Munich sprawls in all directions outward from the city center, or Innenstadt, which lies west of the Isar River. This is the area of most interest to visitors. Within the Innenstadt, the city’s historic medieval core, or Altstadt, is now a pedestrian-only district. At its heart is the famous Marienplatz square. From Marienplatz, a pedestrianized shopping corridor—Kaufingerstrasse and then Neuhauserstrasse—leads west to Karlsplatz, nicknamed “Stachus,” where one of the ancient city gates once stood, and continues via Schützenstrasse to the Hauptbahnhof, the main train station.
North of Marienplatz, Dienerstrasse leads to the former royal palace, the Residenz, with a sprawling complex that fronts onto two major squares, Max-Joseph-Platz and Odeonsplatz. Radiating out from here are four major boulevards, built in the 19th century by the Bavarian kings to create a “new” Munich north of the medieval core. From Max-Joseph-Platz, the fashionable dining and shopping street Maximilianstrasse runs east to the River Insel; parallel to it, Prinzregentenstrasse begins just north of the palace gardens (the Hofgarten) and also runs east to the Insel. From Odeonsplatz, Briennerstrasse rolls grandly west to Königsplatz and the Museum Quarter; it eventually turns into Nymphenburger Strasse, which continues west to the Bavarian royals’ summer palace, Schloss Nymphenburg. Leading north from Odeonsplatz, Ludwigstrasse passes through the university area and the once-Bohemian district Schwabing, which is bordered on the east by an extensive public park, the Englischer Garten.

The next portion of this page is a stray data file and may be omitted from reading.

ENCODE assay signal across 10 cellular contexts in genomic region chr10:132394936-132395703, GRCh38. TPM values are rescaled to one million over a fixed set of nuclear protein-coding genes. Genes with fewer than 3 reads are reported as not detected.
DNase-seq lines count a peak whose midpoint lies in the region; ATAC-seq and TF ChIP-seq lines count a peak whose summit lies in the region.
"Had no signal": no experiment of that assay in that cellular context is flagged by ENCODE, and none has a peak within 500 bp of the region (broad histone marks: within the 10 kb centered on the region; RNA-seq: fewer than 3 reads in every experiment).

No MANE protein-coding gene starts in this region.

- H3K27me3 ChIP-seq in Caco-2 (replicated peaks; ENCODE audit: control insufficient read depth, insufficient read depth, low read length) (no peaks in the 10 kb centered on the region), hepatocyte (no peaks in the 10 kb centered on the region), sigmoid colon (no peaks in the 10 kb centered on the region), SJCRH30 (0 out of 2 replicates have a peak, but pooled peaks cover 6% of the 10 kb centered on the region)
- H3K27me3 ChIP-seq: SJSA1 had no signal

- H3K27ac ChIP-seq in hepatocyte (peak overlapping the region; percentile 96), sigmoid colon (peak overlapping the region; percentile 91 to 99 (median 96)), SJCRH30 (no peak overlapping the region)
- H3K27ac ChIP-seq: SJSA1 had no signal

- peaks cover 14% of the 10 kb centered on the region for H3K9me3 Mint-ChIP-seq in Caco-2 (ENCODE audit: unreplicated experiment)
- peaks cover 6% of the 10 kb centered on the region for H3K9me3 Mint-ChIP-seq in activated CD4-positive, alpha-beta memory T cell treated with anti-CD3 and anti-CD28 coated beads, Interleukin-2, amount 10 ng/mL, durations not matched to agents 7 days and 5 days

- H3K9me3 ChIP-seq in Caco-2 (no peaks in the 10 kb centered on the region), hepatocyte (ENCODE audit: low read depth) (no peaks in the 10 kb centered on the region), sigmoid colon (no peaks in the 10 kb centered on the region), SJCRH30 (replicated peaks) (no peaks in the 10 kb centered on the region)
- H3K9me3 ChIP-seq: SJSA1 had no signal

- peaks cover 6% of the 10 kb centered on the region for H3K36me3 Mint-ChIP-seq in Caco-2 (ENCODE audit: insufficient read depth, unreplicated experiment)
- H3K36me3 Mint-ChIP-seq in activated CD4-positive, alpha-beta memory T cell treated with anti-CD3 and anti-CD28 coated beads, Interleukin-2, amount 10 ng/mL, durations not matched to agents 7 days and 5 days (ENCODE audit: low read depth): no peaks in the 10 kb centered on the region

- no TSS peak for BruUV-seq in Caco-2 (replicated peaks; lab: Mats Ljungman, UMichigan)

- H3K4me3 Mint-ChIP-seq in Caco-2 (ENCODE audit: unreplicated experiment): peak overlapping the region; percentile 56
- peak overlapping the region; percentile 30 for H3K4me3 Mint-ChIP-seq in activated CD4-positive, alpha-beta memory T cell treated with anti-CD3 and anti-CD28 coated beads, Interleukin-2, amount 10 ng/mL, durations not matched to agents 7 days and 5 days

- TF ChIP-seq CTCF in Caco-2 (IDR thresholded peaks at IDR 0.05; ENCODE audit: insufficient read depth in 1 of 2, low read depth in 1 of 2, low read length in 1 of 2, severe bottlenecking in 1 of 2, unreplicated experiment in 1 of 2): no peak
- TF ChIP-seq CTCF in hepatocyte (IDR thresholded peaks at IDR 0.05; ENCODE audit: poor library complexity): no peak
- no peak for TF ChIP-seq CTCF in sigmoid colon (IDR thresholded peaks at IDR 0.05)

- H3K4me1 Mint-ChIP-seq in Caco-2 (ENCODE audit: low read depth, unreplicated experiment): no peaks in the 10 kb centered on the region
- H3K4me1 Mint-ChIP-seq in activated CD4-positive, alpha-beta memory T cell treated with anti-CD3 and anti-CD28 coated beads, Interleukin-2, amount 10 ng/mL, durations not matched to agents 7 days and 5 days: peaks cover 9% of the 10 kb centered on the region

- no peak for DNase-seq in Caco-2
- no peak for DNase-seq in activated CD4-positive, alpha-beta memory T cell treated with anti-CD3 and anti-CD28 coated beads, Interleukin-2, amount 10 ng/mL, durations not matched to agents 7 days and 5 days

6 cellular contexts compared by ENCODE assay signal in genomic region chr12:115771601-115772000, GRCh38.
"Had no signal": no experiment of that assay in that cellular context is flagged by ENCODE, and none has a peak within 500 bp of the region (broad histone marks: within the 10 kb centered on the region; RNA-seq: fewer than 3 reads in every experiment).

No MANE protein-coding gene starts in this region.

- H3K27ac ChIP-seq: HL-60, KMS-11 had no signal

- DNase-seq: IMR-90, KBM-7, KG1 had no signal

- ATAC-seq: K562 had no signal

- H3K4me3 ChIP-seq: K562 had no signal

South and west of Marienplatz, Sendlinger Tor and Gärtnerplatz are major intersections in the district known as Glockenbachviertel, a popular area for dining and nightlife. Theresienwiese, where Oktoberfest is held, is located southwest of the Altstadt.
Main Arteries & Streets
The best-known street in Munich is Maximilianstrasse, the most fashionable shopping avenue and one of the city's busiest east-west arteries. Other major east-west thoroughfares include Kaufingerstrasse and Neuhauserstrasse. Both are major shopping avenues in the core of the Altstadt's pedestrian zone. Two of Munich's great 19th-century avenues, Ludwigstrasse and Brienner Strasse, stretch toward the district of Schwabing. Ludwigstrasse was designed to display the greatness of the kingdom of Ludwig I and is bordered on both sides by impressive neoclassical and neo-Romanesque buildings.
Odeonsplatz, on the southern end of Ludwigstrasse, was established to celebrate the Bavarian kingdom. Leopoldstrasse begins on the northern side of Ludwigstrasse and continues through Schwabing. The last of the 19th-century boulevards to be constructed was Prinzregentenstrasse, lying between Prinz-Carl-Palais and Vogelweide-platz. Along the Prinzregentstrasse at no. 7 is the residence of the prime minister of Bavaria.
Finding an Address/Streets
Locating an address is relatively easy in Munich, because even numbers run up one side of a street and odd numbers down the other. In the Altstadt, "hidden" squares may make finding an address difficult; therefore, you may need a detailed street map, not the more general maps handed out free by the tourist office and many hotels. The best ones (containing a detailed street index) are published by Falk, and they're available at nearly all bookstores and at many newsstands. These pocket-size maps are easy to carry, with a detailed street index.
Note: This information was accurate when it was published, but can change without notice. Please be sure to confirm all rates and details directly with the companies in question before planning your trip.